There’s a fantastic article today online in the WSJ: “Beyond Auctions: Ways to Buy Foreclosed Homes.”

It explains why there are actually very few bargains to be had in foreclosure auctions, and why buyers (especially first time buyers) need to instead focus on bank owned property (REO). There’s a good list of do’s and don’ts too. It goes on to say–and I find this to be true–that “Some of the banks will sit [on a property] until they hit their target number — they may get 20, 30, 40 offers before they’re ready to take one….Potential buyers should…put in a realistic bid. You can’t expect to bid 50% of the asking price and hope to get it.”

Of course there are tons of foreclosures in the Northern Virginia area as a whole, but painting the entire area with one brush stroke can be dangerous. Take a closer look at the foreclosure stats below.

On the bottom, you can see where Washington, DC, falls compared to other major metropolitan areas. But even that average (about 88 per 10,000 homes) is misleading…Looking at the top part of the chart, I’ve broken it out by county. You can easily see that DC, Arlington, and Alexandria are a very different market than PG, Stafford, Loudoun, and PW. Are there parts of Arlington that have more foreclosures? Of course. But the moral of the story is to make your decisions based on your specific situation–where you want to live, what type of property you want, etc….and not by a perceived “bargains” of price or availability. You may be surprised at the details behind those “opportunities.”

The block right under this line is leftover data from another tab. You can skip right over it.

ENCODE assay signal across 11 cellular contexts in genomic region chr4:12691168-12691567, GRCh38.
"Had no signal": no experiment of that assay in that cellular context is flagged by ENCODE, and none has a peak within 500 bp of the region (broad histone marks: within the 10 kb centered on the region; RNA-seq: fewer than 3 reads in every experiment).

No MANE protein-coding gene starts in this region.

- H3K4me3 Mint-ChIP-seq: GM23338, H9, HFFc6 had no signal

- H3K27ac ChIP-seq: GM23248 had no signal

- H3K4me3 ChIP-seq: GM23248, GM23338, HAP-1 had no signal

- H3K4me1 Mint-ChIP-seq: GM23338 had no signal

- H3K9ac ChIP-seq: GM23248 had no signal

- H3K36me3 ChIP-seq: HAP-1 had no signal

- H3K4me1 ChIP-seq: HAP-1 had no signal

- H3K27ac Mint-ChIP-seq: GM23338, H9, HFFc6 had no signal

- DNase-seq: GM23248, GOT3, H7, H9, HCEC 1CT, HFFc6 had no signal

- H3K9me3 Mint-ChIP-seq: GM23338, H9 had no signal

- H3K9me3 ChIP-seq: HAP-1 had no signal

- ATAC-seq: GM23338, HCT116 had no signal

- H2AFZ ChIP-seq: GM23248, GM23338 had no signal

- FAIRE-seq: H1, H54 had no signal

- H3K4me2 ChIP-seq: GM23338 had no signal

Read more: Blog Post – “I want to buy a foreclosure.”

Data Source: GMU Center for Regional Analysis


2008 Regional Outlook: "Fundamentals Sound"

George Mason University has updated their 2008 Outlook for the Washington, DC, metro area. It’s fairly consistent with previous presentations (perhaps slightly more positive, in my opinion.) Here are the key findings: